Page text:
Upgrade or Full

Discussion in 'Windows 7' started by gallicbear, Nov 18, 2009.

  1. gallicbear

    gallicbear MDL Novice

    Nov 17, 2009
    Maybe this is a silly question, but I don't want to go wrong.
    What is the difference between buying an upgrade version and a full version? Does an upgrade disk have less files in it? Or does it just assume that you have an existing Windows system installed?
    Also, does someone with XP have to buy a full version as opposed to an upgrade version because it overwrites your existing system disk?
    Thank you in advance for clarifying that.
  2. hoopster

    hoopster MDL Novice

    Feb 23, 2008
    #2 hoopster, Nov 18, 2009
    Last edited: Nov 18, 2009
    Upgrade and full have same install files. Upgrade checks to see that an eligible operating system is installed (for Win 7 I believe you can upgrade from Vista, XP and Windows 2000) or that you have the install disk for a prior Windows version.

    The Full version does not require an installed OS or install disk.

    You must do a custom install (overwrites the OS, settings, etc.) from XP, but it qualifies for an upgrade.
  3. nikdevid

    nikdevid MDL Novice

    Nov 17, 2009
    Hi Everyone,
    The upgrade disc requires Vista or XP and won't install without them.While with the full version there no requires of the Vista or Xp while installing.
  4. gallicbear

    gallicbear MDL Novice

    Nov 17, 2009
    Upgrade or Full version

    Thank you all for taking the time and your replies.
    That answers my question.
  5. daraj

    daraj MDL Junior Member

    Aug 7, 2009
    At least That whats everybody was thinking... But the the truth is slightly different:D
  6. oldude

    oldude MDL Member

    Dec 30, 2007
    Small Deployments

    For single or small deployments of the Windows 7 operating system, you may be able to use either the upgrade feature in Windows Setup or Windows Easy Transfer rather than USMT to migrate or maintain user settings and files.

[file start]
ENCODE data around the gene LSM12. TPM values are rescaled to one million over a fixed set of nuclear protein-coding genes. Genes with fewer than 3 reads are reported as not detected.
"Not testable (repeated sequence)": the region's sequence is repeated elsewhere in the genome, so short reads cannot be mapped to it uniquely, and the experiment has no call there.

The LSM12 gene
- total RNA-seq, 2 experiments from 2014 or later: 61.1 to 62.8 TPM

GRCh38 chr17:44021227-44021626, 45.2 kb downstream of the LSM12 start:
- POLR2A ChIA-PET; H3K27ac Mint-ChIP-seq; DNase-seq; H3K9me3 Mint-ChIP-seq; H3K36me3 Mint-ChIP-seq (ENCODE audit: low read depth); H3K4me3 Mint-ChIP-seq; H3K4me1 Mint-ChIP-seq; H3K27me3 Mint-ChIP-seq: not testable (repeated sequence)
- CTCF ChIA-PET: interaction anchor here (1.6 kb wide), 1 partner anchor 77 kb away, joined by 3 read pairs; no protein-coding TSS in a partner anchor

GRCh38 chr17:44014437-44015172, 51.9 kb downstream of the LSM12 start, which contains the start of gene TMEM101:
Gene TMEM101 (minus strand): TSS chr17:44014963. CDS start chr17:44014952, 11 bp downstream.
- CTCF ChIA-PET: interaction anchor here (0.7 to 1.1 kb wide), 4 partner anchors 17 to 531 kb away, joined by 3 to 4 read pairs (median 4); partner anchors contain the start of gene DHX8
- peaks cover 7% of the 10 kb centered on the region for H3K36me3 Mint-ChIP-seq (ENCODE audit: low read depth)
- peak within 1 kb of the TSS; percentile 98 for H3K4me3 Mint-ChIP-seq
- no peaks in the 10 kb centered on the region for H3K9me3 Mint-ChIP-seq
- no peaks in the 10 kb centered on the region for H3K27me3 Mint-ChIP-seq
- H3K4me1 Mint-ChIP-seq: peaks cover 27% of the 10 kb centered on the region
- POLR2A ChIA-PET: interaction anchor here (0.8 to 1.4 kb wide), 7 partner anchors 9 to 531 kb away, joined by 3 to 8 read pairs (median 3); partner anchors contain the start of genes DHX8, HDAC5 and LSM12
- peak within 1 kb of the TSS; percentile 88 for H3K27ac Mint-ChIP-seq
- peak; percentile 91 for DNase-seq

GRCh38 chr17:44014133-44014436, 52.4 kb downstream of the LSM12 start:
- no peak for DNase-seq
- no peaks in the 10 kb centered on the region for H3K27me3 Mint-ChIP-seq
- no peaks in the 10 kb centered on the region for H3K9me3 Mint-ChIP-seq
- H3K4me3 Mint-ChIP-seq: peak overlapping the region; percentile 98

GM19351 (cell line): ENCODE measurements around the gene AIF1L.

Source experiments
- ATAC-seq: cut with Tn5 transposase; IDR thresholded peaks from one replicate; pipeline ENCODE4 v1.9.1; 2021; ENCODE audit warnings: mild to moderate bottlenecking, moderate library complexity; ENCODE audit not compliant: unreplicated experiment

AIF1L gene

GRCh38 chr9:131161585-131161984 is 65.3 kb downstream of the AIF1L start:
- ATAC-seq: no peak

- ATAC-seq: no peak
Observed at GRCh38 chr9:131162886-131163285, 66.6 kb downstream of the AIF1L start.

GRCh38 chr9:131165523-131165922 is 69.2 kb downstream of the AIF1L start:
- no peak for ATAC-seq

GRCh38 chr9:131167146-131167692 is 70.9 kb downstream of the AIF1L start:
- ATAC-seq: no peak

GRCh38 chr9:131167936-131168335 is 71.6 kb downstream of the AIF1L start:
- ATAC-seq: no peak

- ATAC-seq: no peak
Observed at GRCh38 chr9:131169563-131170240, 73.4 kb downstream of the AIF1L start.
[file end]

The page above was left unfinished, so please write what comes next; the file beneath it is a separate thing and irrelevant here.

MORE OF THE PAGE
You can install Windows 7 as an upgrade to an existing installation of Windows Vista with Service Pack 1 or Service Pack 2 using the Upgrade option during installation. To maintain settings when installing Windows 7 on a computer running Windows XP, you must migrate files and settings using a tool such as Windows 7 Easy Transfer and then reinstall your software programs. Windows Easy Transfer (Migwiz.exe) is installed with Windows 7 and is available on the Windows 7 DVD in the Support\Migwiz directory. When running Windows Easy Transfer from the DVD, double click MigSetup.exe to run the application. Additionally, if you are installing Windows 7 on a new computer, you can transfer settings and files from any other computer running Windows Vista or Windows XP by using Windows Easy Transfer.

    Yes, but there’s a catch. Only Windows Vista users will be able to do an in-place upgrade. This means that Windows XP or 2000 users will be forced to do a clean install. Maximum PC readers are generally technical enough to know that this is a good idea anyway, but if your planning on upgrading PCs for friends and family, bring a USB hard drive and be prepared to stay awhile.
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  7. WinFLP

    WinFLP MDL Senior Member

    Nov 18, 2009
    A lot of users have had success doing a clean install with upgrade media by simply leaving the product key field blank during installation, and then inserting the key after installation, or at most having to change the value of MediaBootInstall first.


    This is useful if you ever wish to reinstall the OS, you don't need to install the previous OS first. Though if you're reinstalling the OS, you're best off backing up / restoring the activation token.